Menu Close

Solstice

Jazz Q – Slunovrat
from album “Elegie”, 1976, Supraphon 1151983
produced by Hynek Žalčík & Jan Spálený
JazzQ_Elegie_a_128 JazzQ_Elegy_a_128 JazzQ_Elegy_RI_128
original LP sleeve designed by Karel Haloun, export album, export reissue
While I’ve been a bit behind my weekly schedule with my previous blog post – which has been delayed by a couple of days – today I’m almost on time with an actual astronomical event. And speaking of time, it’s truly about time to dedicate an entry to one of the most important Czechoslovak acts of the seventies, Martin Kratochvíl‘s Jazz Q. Despite the group’s name, their importance didn’t manifest only on the jazz side of things, of course. Like many other 1970s Czechoslovak combos oriented to jazz, at times they were able to supply a heavy dose of rock to the starving audience as well. And actually it’s not even the first time you’re hearing Jazz Q on this blog, they were already backing Helena Vondráčková last December.
Jazz Q was founded in 1964 by keyboarder Kratochvíl (1946) with flutist and saxophonist Jiří Stivín. In the beginning they inclined to free jazz. The group was even quite successful internationally, both Kratochvíl and Stivín won a couple of festival prizes in the late 1960s. But while Stivín wanted to continue with his free work, Kratochvíl decided to switch over to the progressive rock camp. After all, he spent the years 1967-1968 in England where he visited a lot of pop festivals, experiencing acts like the Doors or Jimi Hendrix.
Still with Stivín, Jazz Q recorded their first Supraphon LP in 1970, Coniunctio. That was a collaboration with Radim Hladík’s reduced Blue Effect who had just kicked their singer Vladimír Mišík out of the group. The album came out pretty weird. Jazz Q already tried to move closer to rock while Blue Effect were sort of searching for the way out of it. All at the same time. And though one might assume that both groups would meet somewhere in the middle, they didn’t. Stivín then left for a stellar solo career and Kratochvíl rebuilt his group from the ground up. His 1973 effort Pozorovatelna (The Watch-Tower) has been recorded for Panton with ex-Framus 5 Luboš Andršt on guitar and the young talented bass guitarist Vladimír Padrůněk (later with Mišík’s ETC, then again with Jazz Q). Only few months later Kratochvíl began to work on a new Supraphon album with ex-Flamengo blues specialist František Francl (1946) on guitar and his English wife and vocalist Joan Duggan: Symbiosis became one of the darkest reflections of the Czechoslovak normalization era and it’s definitely worth another “czech-in” in the future.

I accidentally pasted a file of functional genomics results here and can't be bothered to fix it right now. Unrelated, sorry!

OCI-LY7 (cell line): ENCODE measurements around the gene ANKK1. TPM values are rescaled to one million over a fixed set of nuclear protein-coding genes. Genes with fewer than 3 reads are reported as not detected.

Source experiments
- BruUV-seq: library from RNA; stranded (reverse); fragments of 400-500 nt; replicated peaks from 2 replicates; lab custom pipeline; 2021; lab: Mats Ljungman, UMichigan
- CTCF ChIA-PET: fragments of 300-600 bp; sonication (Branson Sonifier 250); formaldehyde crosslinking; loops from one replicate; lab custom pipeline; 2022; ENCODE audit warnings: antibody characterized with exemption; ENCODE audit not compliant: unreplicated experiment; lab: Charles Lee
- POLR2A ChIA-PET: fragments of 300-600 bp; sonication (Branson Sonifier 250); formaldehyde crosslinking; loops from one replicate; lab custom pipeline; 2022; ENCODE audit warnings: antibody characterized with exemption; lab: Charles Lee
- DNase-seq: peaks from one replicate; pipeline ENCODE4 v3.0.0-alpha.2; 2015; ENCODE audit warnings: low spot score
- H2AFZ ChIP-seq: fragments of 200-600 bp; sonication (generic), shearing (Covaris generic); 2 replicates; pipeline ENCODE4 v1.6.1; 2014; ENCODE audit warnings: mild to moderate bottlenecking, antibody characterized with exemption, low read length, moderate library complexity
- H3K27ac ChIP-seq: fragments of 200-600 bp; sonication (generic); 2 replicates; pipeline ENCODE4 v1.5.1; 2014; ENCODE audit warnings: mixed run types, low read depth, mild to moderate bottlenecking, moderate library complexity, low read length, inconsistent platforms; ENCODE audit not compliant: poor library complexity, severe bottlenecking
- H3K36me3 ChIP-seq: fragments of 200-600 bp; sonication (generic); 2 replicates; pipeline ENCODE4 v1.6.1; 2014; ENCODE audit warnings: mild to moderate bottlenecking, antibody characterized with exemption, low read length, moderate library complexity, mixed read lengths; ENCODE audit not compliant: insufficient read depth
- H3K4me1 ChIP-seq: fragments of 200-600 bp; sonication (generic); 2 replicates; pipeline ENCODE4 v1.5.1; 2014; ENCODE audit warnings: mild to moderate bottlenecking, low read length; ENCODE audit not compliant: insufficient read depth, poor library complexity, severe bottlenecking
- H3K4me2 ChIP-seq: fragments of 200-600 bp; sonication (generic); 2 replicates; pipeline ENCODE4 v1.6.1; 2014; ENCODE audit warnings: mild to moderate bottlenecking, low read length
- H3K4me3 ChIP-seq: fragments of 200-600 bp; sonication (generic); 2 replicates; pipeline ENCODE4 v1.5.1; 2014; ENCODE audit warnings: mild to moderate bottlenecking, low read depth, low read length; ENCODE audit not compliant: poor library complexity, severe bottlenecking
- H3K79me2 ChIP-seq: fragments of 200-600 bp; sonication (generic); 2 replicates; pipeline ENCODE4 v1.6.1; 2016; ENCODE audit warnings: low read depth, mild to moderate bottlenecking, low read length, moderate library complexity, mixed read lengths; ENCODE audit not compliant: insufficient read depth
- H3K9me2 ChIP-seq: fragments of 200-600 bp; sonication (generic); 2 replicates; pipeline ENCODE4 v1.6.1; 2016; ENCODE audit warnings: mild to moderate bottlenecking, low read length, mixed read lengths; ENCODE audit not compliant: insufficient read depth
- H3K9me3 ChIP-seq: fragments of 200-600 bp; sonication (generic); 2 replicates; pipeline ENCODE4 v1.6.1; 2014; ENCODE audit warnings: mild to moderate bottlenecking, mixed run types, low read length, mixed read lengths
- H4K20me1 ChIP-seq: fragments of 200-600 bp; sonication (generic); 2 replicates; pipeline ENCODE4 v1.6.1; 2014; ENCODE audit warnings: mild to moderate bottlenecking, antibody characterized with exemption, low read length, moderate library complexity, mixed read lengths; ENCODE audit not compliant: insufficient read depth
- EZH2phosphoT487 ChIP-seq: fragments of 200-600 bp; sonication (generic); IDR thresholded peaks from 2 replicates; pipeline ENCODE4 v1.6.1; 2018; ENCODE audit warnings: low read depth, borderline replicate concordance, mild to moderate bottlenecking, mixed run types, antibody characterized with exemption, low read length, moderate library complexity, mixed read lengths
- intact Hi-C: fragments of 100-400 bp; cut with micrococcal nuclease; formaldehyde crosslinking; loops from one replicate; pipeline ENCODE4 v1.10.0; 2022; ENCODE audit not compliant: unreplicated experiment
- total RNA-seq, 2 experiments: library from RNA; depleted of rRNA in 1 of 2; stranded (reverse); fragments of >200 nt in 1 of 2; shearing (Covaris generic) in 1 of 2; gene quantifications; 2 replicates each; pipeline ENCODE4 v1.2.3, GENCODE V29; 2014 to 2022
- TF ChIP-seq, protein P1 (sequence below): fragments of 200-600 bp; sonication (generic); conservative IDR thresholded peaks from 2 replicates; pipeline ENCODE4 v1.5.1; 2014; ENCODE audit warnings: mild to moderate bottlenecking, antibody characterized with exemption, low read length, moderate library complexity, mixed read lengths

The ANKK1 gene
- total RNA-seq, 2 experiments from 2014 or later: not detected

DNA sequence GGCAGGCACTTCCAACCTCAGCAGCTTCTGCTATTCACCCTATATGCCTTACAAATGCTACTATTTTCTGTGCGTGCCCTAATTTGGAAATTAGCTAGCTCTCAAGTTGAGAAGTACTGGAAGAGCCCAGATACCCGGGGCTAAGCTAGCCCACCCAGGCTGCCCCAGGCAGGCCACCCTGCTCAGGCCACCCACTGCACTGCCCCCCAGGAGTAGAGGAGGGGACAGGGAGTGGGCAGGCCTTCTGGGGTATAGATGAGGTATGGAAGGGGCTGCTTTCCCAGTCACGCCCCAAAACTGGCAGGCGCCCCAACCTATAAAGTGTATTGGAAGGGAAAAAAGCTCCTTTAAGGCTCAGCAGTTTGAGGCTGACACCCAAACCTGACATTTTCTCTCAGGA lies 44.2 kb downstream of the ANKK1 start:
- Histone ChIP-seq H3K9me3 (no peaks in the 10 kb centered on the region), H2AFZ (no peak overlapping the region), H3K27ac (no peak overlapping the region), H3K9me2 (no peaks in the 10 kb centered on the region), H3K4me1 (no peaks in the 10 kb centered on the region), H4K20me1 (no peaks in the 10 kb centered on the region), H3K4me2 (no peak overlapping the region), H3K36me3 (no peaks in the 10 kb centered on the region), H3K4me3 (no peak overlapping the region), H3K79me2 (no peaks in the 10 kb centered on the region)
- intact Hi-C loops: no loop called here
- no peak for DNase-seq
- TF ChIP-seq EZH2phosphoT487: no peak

Slunovrat (Solstice) is the opener of Elegie (Elegy), Jazz Q’s fourth album. Clearly inspired by big names in funk-jazz and fusion, Kratochvíl excels on Fender Rhodes and Moog, Francl plays a sparse but effective rock guitar, while bassist Přemysl Faukner (1952) with drummer Libor Laun (1951) are cookin’ it tight and funky. The other seven album tracks also feature several special guests like ETC’s violinist Jan Hrubý, Impuls’s Michal Gera on trumpet or the ubiquitous Jiří Tomek on conga.
In 1977 Kratochvíl spent a year at the Berklee College of Music. Back from the States he continued to perform and record under the Jazz Q flag until 1984. Besides making instrumental albums he also used to work with various singers: Jana Kratochvílová, Jana Koubková, the aforementioned Helena Vondráčková, Martha Elefteriadu or with ex-Marsyas Oskar Petr.
Jazz Q reunited another 20 years later, in 2004, and they are still performing these days. The recent line-up features only one “new” member, the Impuls guitarist Zdeněk Fišer. (Francl had to give up playing guitar in the 1980s due to a hand injury. He’s still active as a recording producer though.) Faukner is back on the fretless bass, Jaromír Helešic already played drums on Zvěsti (Tidings) and Paprsky (Beams) in 1977-1978. And on vocals there’s Oskar Petr again who returned from his U.S. exile to the Czech Republic in the 1990s.
Regular Jazz Q albums are available as second hand vinyl only, so czech out your online sources. Some tracks from Elegie also appeared on several English and German funk-jazz/fusion compilations.

Posted in Funky Czech-In

related posts

Leave a Reply

Your email address will not be published. Required fields are marked *